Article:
Diabetic patients have to administer insulin regularly. Injecting it into the dorsal subcutaneous tissues is very painful for children, pregnant women, elderly and arthritis patients. It can also cause cardiovascular complications resulting in weight gain. Insulin has poor bioavailability and it diffuses very slowly through the mucus layer.
To beat the challenge of bioavailability of Insulin, scientists at CSIR-National Chemical Laboratory (CSIR-NCL), Pune, have come up with a better option.
Insulin is a 51 amino acid peptide that cannot be taken orally because it gets degraded by the Gastro-Intestinal Tract (GIT) proteolytic enzymes. A study was conducted on diabetic patients at a Pune-based diabetes hospital. Blood samples from pre-diabetic and non-diabetic patients were collected for different diagnostic tests such as Glycated haemoglobin, fasting blood sugar and lipid profile. Samples were obtained based on the test results and divided into pre-diabetic and normal condition.
The protein samples were separated and analysed to find out the uniqueness. It was found that glucose can bind to serum albumin protein from the blood. In pre-diabetic condition, glucose was found to bind with three special peptides in large amounts. This parameter was used to assess the pre-diabetic condition. The strategy to protect insulin from proteolytic enzyme and pH shift of stomach and intestine was adapted to design a new peptide. A peptide having 16-20 L-amino acid was designed and prepared to carry out in-vitro testing.
A non-covalent insulin–peptide complex was prepared from the L-amino acids at CSIR-NCL. The complex was prepared by mixing insulin and peptide and allowed to form a complex using non-covalent interactions between the molecules of insulin and peptide without any form of artificial chemical modification. The use of L-amino acids minimised the carrier toxicity problem. The use of non-covalent interactions to prepare insulin–peptide complex helped in retaining insulin bioavailability.
The non-covalent insulin-peptide complex was subjected to hydrolysis by different proteolytic enzymes. The insulin-peptide complex was treated at 37oC for one hour with pepsin at pH 2 and with trypsin and chymotrypsin at pH 7.4. The peptides showing higher protection against one or more proteolytic enzymes were selected to carry out in-vivo testing. The in-vivo testing was carried out at the National Laboratory Animal Centre, CSIR-CDRI, Lucknow, to verify the presence of bioactive insulin in blood plasma after feeding the insulin-peptide complex through GIT.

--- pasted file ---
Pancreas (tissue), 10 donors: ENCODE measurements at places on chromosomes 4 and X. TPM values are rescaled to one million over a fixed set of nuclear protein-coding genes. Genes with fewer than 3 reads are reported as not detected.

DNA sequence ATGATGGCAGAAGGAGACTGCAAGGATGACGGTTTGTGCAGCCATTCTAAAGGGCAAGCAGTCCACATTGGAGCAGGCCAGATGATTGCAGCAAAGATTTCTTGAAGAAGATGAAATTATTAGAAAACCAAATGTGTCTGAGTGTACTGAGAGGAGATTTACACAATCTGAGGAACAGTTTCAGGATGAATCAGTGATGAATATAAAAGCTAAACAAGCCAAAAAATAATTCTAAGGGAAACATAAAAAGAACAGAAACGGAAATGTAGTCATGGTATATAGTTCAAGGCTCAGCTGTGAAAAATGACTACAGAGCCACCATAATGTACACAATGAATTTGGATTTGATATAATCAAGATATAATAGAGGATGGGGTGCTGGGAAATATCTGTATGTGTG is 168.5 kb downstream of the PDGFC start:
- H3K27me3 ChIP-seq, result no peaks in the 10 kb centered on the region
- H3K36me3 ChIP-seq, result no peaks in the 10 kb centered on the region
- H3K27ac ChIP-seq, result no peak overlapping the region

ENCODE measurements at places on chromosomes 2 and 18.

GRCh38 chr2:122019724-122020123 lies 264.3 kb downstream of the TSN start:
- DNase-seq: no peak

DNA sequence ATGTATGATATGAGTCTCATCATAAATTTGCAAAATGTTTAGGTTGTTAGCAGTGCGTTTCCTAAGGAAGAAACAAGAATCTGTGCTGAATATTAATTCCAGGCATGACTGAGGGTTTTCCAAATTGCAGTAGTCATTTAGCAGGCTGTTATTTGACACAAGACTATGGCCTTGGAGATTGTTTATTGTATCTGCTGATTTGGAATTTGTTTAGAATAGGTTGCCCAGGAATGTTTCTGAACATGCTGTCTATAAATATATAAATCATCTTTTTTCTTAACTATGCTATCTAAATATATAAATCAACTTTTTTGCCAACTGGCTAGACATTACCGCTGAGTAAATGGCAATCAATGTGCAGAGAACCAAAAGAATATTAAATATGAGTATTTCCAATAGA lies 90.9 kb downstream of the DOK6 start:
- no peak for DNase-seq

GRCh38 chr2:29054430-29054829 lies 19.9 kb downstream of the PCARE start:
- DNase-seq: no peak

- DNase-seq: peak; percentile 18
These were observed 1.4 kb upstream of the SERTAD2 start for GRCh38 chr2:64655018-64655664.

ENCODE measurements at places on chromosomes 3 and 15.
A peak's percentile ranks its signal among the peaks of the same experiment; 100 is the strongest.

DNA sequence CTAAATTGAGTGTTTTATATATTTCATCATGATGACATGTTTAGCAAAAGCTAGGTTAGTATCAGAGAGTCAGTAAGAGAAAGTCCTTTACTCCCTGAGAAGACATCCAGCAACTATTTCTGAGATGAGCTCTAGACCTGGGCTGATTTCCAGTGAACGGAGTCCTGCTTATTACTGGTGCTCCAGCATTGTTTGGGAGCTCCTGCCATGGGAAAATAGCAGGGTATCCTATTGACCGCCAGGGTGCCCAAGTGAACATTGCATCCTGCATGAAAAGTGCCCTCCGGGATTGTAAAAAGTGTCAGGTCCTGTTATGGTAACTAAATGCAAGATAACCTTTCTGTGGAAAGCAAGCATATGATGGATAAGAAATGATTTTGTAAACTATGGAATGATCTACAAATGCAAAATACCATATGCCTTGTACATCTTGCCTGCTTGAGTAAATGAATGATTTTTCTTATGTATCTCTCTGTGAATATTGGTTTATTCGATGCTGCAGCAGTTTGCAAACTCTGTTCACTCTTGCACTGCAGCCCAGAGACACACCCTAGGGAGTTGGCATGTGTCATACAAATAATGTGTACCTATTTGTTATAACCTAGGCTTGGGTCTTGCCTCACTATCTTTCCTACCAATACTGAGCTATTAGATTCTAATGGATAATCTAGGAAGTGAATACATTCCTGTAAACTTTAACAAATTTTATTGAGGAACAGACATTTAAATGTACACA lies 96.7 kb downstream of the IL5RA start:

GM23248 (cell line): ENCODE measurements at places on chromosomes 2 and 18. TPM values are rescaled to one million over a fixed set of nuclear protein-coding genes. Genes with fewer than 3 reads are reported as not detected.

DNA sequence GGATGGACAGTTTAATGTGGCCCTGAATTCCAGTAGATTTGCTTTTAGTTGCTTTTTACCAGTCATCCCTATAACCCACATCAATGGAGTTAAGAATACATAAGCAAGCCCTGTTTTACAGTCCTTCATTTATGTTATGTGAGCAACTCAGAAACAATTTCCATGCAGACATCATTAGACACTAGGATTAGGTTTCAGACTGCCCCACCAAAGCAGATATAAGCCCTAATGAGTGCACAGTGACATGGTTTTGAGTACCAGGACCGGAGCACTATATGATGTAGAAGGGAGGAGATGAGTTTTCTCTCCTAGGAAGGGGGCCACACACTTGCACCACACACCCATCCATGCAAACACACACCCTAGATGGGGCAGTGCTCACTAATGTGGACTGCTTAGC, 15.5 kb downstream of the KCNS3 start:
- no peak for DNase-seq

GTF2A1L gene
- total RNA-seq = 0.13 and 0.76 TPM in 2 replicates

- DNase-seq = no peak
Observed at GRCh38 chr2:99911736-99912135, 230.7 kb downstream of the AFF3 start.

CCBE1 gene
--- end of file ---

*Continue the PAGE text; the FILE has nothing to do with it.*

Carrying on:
In comparison with control, 30.61% ± 0.48% and 41.22% ± 21.41% oral insulin bioavailability was obtained after 60 min and 30 min respectively GIT feeding of insulin–peptide complex. It appears to be a significant improvement in oral insulin bioavailability as 5-20% is reported so far. Earlier, scientists have reported 50% bioavailability when insulin solutions were injected into the dorsal subcutaneous tissues of rat. It strongly suggests that the strategy used in the present study has a high potential for achieving better oral insulin bioavailability comparable with subcutaneous injection.
The work features the peptide in the formation of an insulin-peptide complex that gets partially hydrolysed in the stomach by pepsin and completely hydrolyses in the intestine by trypsin and chymotrypsin. This means that peptide enters into the blood in the form of L-amino acids and not in the peptide form. It has eliminated the chances of the toxicity that may be involved with intact peptide. The insulin bioavailability was tested using the entire gastrointestinal tract including oesophagus, stomach and intestine, proving it promising.
This work has been done by Dr H.V. Adikane, a former scientist of CSIR-NCL and is protected by filing of an Indian Patent.
Contributed by Ganesh Mane and Prabhakar Ingle (email@example.com), Publication and Science Communication Unit, CSIR–National Chemical Laboratory, Pune.
Artwork by Manisha Tayade